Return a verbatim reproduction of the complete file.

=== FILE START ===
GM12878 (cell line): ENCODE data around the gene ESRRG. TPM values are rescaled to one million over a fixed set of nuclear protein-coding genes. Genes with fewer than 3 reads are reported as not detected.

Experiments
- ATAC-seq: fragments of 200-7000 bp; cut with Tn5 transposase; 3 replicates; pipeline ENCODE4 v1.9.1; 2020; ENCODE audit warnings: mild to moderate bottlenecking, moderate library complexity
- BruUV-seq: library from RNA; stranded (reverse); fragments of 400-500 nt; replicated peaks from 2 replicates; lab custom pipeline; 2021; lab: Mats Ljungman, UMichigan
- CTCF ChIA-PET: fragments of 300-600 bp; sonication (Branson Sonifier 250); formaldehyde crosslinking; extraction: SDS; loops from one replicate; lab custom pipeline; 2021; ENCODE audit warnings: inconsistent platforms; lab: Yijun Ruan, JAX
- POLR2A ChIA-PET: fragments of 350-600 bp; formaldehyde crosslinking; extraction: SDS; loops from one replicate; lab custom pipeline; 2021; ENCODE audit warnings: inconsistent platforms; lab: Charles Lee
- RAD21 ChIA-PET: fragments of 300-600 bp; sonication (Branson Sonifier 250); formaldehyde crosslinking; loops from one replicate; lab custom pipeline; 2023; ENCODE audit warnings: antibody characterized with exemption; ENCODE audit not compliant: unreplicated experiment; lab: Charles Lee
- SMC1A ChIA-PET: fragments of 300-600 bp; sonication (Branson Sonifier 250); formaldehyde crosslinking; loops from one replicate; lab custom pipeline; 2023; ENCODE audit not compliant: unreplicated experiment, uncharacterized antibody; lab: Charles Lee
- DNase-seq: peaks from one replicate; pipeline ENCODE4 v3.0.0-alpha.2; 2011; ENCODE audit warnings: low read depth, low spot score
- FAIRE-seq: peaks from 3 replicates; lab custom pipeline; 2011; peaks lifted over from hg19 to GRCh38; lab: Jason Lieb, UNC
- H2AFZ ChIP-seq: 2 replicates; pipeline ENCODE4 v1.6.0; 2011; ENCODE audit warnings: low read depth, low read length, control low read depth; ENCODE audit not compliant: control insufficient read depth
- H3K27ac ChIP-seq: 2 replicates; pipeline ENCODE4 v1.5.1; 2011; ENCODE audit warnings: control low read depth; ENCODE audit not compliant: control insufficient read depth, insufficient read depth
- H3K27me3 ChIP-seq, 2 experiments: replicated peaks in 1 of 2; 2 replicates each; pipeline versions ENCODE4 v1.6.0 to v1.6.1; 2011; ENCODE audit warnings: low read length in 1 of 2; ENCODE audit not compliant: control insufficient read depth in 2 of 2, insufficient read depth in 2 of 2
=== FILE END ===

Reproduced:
GM12878 (cell line): ENCODE data around the gene ESRRG. TPM values are rescaled to one million over a fixed set of nuclear protein-coding genes. Genes with fewer than 3 reads are reported as not detected.

Experiments
- ATAC-seq: fragments of 200-7000 bp; cut with Tn5 transposase; 3 replicates; pipeline ENCODE4 v1.9.1; 2020; ENCODE audit warnings: mild to moderate bottlenecking, moderate library complexity
- BruUV-seq: library from RNA; stranded (reverse); fragments of 400-500 nt; replicated peaks from 2 replicates; lab custom pipeline; 2021; lab: Mats Ljungman, UMichigan
- CTCF ChIA-PET: fragments of 300-600 bp; sonication (Branson Sonifier 250); formaldehyde crosslinking; extraction: SDS; loops from one replicate; lab custom pipeline; 2021; ENCODE audit warnings: inconsistent platforms; lab: Yijun Ruan, JAX
- POLR2A ChIA-PET: fragments of 350-600 bp; formaldehyde crosslinking; extraction: SDS; loops from one replicate; lab custom pipeline; 2021; ENCODE audit warnings: inconsistent platforms; lab: Charles Lee
- RAD21 ChIA-PET: fragments of 300-600 bp; sonication (Branson Sonifier 250); formaldehyde crosslinking; loops from one replicate; lab custom pipeline; 2023; ENCODE audit warnings: antibody characterized with exemption; ENCODE audit not compliant: unreplicated experiment; lab: Charles Lee
- SMC1A ChIA-PET: fragments of 300-600 bp; sonication (Branson Sonifier 250); formaldehyde crosslinking; loops from one replicate; lab custom pipeline; 2023; ENCODE audit not compliant: unreplicated experiment, uncharacterized antibody; lab: Charles Lee
- DNase-seq: peaks from one replicate; pipeline ENCODE4 v3.0.0-alpha.2; 2011; ENCODE audit warnings: low read depth, low spot score
- FAIRE-seq: peaks from 3 replicates; lab custom pipeline; 2011; peaks lifted over from hg19 to GRCh38; lab: Jason Lieb, UNC
- H2AFZ ChIP-seq: 2 replicates; pipeline ENCODE4 v1.6.0; 2011; ENCODE audit warnings: low read depth, low read length, control low read depth; ENCODE audit not compliant: control insufficient read depth
- H3K27ac ChIP-seq: 2 replicates; pipeline ENCODE4 v1.5.1; 2011; ENCODE audit warnings: control low read depth; ENCODE audit not compliant: control insufficient read depth, insufficient read depth
- H3K27me3 ChIP-seq, 2 experiments: replicated peaks in 1 of 2; 2 replicates each; pipeline versions ENCODE4 v1.6.0 to v1.6.1; 2011; ENCODE audit warnings: low read length in 1 of 2; ENCODE audit not compliant: control insufficient read depth in 2 of 2, insufficient read depth in 2 of 2